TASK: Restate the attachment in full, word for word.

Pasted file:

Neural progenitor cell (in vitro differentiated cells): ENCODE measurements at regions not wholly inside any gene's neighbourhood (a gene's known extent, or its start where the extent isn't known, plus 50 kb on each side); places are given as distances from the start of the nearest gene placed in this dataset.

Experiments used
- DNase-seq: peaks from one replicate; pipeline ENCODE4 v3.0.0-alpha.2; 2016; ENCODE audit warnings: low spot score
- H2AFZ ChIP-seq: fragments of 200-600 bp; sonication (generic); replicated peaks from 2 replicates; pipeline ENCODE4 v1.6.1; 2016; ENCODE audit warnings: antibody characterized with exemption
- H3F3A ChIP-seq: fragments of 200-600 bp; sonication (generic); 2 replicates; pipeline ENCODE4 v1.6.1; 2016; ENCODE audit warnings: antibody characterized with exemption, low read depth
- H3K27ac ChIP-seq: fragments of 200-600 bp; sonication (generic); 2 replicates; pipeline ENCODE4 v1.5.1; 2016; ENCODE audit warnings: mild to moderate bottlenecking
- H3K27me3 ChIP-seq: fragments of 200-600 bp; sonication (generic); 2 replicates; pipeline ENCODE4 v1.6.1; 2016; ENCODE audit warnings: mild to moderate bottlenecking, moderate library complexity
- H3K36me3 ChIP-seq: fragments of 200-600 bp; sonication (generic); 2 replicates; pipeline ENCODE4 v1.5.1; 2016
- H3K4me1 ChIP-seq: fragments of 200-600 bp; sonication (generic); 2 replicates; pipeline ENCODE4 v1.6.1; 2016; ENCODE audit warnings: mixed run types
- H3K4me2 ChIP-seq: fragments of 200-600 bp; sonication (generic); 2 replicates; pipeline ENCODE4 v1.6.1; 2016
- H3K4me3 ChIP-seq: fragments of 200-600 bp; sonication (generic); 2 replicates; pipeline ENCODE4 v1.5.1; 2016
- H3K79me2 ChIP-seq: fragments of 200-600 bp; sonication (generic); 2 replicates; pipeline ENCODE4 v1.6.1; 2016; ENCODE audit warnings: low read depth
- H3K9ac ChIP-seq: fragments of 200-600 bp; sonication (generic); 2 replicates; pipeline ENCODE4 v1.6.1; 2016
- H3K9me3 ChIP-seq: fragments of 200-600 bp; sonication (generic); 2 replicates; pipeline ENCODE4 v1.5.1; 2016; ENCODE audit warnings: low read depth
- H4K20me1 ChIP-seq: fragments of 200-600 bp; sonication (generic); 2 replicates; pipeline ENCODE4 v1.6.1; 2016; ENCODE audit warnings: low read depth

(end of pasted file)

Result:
Neural progenitor cell (in vitro differentiated cells): ENCODE measurements at regions not wholly inside any gene's neighbourhood (a gene's known extent, or its start where the extent isn't known, plus 50 kb on each side); places are given as distances from the start of the nearest gene placed in this dataset.

Experiments used
- DNase-seq: peaks from one replicate; pipeline ENCODE4 v3.0.0-alpha.2; 2016; ENCODE audit warnings: low spot score
- H2AFZ ChIP-seq: fragments of 200-600 bp; sonication (generic); replicated peaks from 2 replicates; pipeline ENCODE4 v1.6.1; 2016; ENCODE audit warnings: antibody characterized with exemption
- H3F3A ChIP-seq: fragments of 200-600 bp; sonication (generic); 2 replicates; pipeline ENCODE4 v1.6.1; 2016; ENCODE audit warnings: antibody characterized with exemption, low read depth
- H3K27ac ChIP-seq: fragments of 200-600 bp; sonication (generic); 2 replicates; pipeline ENCODE4 v1.5.1; 2016; ENCODE audit warnings: mild to moderate bottlenecking
- H3K27me3 ChIP-seq: fragments of 200-600 bp; sonication (generic); 2 replicates; pipeline ENCODE4 v1.6.1; 2016; ENCODE audit warnings: mild to moderate bottlenecking, moderate library complexity
- H3K36me3 ChIP-seq: fragments of 200-600 bp; sonication (generic); 2 replicates; pipeline ENCODE4 v1.5.1; 2016
- H3K4me1 ChIP-seq: fragments of 200-600 bp; sonication (generic); 2 replicates; pipeline ENCODE4 v1.6.1; 2016; ENCODE audit warnings: mixed run types
- H3K4me2 ChIP-seq: fragments of 200-600 bp; sonication (generic); 2 replicates; pipeline ENCODE4 v1.6.1; 2016
- H3K4me3 ChIP-seq: fragments of 200-600 bp; sonication (generic); 2 replicates; pipeline ENCODE4 v1.5.1; 2016
- H3K79me2 ChIP-seq: fragments of 200-600 bp; sonication (generic); 2 replicates; pipeline ENCODE4 v1.6.1; 2016; ENCODE audit warnings: low read depth
- H3K9ac ChIP-seq: fragments of 200-600 bp; sonication (generic); 2 replicates; pipeline ENCODE4 v1.6.1; 2016
- H3K9me3 ChIP-seq: fragments of 200-600 bp; sonication (generic); 2 replicates; pipeline ENCODE4 v1.5.1; 2016; ENCODE audit warnings: low read depth
- H4K20me1 ChIP-seq: fragments of 200-600 bp; sonication (generic); 2 replicates; pipeline ENCODE4 v1.6.1; 2016; ENCODE audit warnings: low read depth